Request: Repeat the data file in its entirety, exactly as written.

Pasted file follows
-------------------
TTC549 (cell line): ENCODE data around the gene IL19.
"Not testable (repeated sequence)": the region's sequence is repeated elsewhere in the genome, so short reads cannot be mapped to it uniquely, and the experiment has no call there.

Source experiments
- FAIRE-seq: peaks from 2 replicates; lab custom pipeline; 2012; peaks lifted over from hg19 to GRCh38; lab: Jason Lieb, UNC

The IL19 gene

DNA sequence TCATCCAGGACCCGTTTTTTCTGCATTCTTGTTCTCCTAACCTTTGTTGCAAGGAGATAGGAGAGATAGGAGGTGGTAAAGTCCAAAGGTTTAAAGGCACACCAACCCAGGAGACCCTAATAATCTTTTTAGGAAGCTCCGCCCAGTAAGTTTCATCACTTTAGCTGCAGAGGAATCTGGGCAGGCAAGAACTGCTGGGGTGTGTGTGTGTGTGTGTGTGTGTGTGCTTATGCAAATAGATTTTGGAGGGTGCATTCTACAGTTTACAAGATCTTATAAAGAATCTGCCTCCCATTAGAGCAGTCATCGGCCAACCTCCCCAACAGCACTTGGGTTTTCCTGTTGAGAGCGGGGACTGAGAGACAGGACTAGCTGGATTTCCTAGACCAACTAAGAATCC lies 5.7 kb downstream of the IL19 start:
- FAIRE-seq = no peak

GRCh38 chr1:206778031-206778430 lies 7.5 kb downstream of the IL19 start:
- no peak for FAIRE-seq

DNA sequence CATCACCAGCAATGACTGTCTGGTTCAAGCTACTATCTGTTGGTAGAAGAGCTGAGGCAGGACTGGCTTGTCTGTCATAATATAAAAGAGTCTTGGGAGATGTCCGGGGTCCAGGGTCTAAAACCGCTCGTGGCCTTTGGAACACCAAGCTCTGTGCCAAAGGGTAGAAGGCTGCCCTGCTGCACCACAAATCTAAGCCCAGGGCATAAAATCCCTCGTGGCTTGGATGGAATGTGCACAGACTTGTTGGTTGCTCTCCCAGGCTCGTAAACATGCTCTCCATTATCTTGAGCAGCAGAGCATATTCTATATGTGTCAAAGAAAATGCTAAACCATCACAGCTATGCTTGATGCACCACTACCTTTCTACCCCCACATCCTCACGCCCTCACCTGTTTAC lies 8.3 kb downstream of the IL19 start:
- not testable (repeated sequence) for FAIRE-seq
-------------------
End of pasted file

TTC549 (cell line): ENCODE data around the gene IL19.
"Not testable (repeated sequence)": the region's sequence is repeated elsewhere in the genome, so short reads cannot be mapped to it uniquely, and the experiment has no call there.

Source experiments
- FAIRE-seq: peaks from 2 replicates; lab custom pipeline; 2012; peaks lifted over from hg19 to GRCh38; lab: Jason Lieb, UNC

The IL19 gene

DNA sequence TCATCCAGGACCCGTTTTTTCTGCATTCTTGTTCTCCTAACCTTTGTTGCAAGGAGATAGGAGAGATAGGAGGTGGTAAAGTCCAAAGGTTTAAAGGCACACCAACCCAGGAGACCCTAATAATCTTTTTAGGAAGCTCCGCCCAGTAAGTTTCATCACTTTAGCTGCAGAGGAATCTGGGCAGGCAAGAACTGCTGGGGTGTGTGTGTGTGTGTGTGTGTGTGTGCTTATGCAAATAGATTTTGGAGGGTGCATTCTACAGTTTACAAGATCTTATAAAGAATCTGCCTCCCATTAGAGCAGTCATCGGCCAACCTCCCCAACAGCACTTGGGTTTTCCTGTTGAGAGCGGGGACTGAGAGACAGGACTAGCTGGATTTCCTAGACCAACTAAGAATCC lies 5.7 kb downstream of the IL19 start:
- FAIRE-seq = no peak

GRCh38 chr1:206778031-206778430 lies 7.5 kb downstream of the IL19 start:
- no peak for FAIRE-seq

DNA sequence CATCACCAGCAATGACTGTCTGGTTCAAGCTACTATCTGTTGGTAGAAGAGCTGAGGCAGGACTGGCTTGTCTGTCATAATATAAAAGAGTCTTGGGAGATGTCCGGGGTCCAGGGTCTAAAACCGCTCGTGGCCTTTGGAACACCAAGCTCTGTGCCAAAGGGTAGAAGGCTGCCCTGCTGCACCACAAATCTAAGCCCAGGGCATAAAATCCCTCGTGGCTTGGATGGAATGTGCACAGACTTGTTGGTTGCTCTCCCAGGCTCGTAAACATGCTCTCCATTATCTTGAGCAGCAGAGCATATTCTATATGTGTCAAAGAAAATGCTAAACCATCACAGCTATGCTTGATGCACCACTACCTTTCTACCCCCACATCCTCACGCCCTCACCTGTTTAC lies 8.3 kb downstream of the IL19 start:
- not testable (repeated sequence) for FAIRE-seq